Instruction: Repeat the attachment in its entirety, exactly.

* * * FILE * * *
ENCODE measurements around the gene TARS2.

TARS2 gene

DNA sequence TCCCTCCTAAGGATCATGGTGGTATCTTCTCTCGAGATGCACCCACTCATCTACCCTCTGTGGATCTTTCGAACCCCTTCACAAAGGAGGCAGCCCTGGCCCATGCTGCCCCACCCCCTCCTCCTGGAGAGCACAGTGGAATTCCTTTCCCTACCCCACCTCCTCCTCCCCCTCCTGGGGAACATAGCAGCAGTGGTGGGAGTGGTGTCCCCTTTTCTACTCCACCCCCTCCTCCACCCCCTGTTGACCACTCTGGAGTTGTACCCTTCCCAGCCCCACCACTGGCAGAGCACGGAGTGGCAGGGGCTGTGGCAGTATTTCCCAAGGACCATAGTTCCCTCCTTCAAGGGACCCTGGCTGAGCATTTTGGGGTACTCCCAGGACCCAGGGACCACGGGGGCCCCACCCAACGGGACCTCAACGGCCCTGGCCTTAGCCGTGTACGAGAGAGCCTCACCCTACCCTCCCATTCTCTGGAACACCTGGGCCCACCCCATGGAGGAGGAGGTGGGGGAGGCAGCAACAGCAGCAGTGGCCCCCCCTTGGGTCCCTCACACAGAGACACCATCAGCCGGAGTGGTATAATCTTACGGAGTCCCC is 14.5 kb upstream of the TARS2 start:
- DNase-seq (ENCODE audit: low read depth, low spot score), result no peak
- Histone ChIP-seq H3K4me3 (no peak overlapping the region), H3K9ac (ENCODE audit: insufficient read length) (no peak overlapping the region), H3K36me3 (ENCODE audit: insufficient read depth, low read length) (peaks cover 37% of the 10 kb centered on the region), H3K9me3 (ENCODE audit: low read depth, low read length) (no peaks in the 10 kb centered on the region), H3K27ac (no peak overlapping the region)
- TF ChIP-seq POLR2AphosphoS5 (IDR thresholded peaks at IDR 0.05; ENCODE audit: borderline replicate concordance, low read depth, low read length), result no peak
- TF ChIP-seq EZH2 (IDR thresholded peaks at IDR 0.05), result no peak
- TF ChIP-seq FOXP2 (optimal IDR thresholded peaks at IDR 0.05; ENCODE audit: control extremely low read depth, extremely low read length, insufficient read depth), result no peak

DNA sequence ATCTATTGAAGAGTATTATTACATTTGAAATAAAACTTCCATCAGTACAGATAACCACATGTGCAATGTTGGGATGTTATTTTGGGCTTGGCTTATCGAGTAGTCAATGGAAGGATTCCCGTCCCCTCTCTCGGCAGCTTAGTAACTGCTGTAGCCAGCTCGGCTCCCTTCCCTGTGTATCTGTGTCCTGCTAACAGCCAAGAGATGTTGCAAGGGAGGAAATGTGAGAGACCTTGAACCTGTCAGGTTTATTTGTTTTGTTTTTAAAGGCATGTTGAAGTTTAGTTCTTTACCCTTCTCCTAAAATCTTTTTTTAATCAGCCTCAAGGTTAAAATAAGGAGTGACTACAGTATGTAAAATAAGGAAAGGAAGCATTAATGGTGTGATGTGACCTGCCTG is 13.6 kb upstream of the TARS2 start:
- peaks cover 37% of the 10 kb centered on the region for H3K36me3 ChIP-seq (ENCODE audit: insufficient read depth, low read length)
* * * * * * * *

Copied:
ENCODE measurements around the gene TARS2.

TARS2 gene

DNA sequence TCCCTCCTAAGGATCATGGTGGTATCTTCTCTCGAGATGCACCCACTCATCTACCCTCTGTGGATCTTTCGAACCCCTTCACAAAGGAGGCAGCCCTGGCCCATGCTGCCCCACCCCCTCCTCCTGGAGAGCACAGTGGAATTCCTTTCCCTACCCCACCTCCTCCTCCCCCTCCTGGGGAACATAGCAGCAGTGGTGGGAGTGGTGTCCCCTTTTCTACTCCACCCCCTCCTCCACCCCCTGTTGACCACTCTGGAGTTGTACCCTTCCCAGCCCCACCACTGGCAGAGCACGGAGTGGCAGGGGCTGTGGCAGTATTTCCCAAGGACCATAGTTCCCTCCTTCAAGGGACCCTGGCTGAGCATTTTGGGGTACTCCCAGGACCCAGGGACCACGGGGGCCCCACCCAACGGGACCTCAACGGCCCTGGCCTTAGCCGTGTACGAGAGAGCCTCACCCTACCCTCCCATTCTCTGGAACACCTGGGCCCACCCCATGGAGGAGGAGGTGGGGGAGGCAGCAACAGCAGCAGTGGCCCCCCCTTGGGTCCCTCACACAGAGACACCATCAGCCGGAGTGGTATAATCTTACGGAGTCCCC is 14.5 kb upstream of the TARS2 start:
- DNase-seq (ENCODE audit: low read depth, low spot score), result no peak
- Histone ChIP-seq H3K4me3 (no peak overlapping the region), H3K9ac (ENCODE audit: insufficient read length) (no peak overlapping the region), H3K36me3 (ENCODE audit: insufficient read depth, low read length) (peaks cover 37% of the 10 kb centered on the region), H3K9me3 (ENCODE audit: low read depth, low read length) (no peaks in the 10 kb centered on the region), H3K27ac (no peak overlapping the region)
- TF ChIP-seq POLR2AphosphoS5 (IDR thresholded peaks at IDR 0.05; ENCODE audit: borderline replicate concordance, low read depth, low read length), result no peak
- TF ChIP-seq EZH2 (IDR thresholded peaks at IDR 0.05), result no peak
- TF ChIP-seq FOXP2 (optimal IDR thresholded peaks at IDR 0.05; ENCODE audit: control extremely low read depth, extremely low read length, insufficient read depth), result no peak

DNA sequence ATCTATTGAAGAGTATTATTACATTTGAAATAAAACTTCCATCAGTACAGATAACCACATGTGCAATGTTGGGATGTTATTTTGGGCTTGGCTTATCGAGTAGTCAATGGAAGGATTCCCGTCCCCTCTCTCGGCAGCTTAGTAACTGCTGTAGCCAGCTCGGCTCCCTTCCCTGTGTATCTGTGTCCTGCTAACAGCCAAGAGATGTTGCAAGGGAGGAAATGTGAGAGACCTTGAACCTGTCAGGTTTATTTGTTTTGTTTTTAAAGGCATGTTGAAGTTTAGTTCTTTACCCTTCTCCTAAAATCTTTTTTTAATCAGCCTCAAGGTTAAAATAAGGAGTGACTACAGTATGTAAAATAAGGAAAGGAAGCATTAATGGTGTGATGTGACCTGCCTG is 13.6 kb upstream of the TARS2 start:
- peaks cover 37% of the 10 kb centered on the region for H3K36me3 ChIP-seq (ENCODE audit: insufficient read depth, low read length)